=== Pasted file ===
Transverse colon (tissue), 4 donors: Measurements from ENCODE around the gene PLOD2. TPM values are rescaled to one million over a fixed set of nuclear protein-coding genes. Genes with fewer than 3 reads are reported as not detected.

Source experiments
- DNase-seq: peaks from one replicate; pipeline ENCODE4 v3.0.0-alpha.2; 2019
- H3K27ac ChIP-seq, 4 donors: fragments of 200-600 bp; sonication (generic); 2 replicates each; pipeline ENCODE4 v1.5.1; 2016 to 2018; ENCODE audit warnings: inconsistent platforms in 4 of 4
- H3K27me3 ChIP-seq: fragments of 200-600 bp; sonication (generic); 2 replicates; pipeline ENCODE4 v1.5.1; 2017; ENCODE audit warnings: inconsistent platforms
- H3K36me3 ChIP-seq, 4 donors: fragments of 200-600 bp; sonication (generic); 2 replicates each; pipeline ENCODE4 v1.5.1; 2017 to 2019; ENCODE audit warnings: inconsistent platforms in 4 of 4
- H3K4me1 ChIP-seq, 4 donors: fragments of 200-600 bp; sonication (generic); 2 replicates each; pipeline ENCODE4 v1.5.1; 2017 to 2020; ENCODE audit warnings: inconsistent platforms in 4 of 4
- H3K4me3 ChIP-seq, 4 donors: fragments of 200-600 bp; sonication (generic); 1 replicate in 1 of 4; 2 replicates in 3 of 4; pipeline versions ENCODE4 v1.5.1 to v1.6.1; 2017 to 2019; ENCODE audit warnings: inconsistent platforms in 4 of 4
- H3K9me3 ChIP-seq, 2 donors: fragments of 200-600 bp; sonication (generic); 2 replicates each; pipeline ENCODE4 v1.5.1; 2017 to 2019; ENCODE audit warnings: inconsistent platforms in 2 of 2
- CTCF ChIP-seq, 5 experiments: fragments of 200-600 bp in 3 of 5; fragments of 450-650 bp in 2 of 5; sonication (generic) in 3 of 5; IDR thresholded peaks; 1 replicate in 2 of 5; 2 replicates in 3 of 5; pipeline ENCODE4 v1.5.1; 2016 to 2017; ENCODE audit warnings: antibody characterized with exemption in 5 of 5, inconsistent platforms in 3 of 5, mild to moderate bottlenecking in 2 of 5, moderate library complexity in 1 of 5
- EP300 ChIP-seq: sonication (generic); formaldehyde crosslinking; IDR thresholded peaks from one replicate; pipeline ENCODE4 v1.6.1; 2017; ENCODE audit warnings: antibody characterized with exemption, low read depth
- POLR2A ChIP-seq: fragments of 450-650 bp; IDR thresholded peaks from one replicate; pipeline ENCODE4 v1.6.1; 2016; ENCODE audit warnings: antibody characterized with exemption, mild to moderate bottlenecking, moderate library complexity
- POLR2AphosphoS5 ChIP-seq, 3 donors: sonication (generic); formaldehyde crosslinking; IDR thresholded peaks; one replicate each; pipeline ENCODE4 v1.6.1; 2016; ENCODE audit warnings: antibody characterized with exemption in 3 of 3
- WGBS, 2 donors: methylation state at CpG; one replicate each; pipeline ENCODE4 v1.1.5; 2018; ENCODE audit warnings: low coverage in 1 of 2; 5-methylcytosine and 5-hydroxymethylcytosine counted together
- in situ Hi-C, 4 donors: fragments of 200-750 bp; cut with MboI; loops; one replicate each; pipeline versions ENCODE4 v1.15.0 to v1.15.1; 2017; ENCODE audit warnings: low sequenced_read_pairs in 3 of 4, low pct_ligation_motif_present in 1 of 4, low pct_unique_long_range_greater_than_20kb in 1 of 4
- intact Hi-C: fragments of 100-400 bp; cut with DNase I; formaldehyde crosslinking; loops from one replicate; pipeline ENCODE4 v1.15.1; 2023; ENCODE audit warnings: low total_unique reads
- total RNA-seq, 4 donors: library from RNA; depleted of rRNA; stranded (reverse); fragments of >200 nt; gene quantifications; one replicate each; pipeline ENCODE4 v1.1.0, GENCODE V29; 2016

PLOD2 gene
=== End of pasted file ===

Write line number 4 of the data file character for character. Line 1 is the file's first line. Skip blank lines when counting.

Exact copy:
- H3K27ac ChIP-seq, 4 donors: fragments of 200-600 bp; sonication (generic); 2 replicates each; pipeline ENCODE4 v1.5.1; 2016 to 2018; ENCODE audit warnings: inconsistent platforms in 4 of 4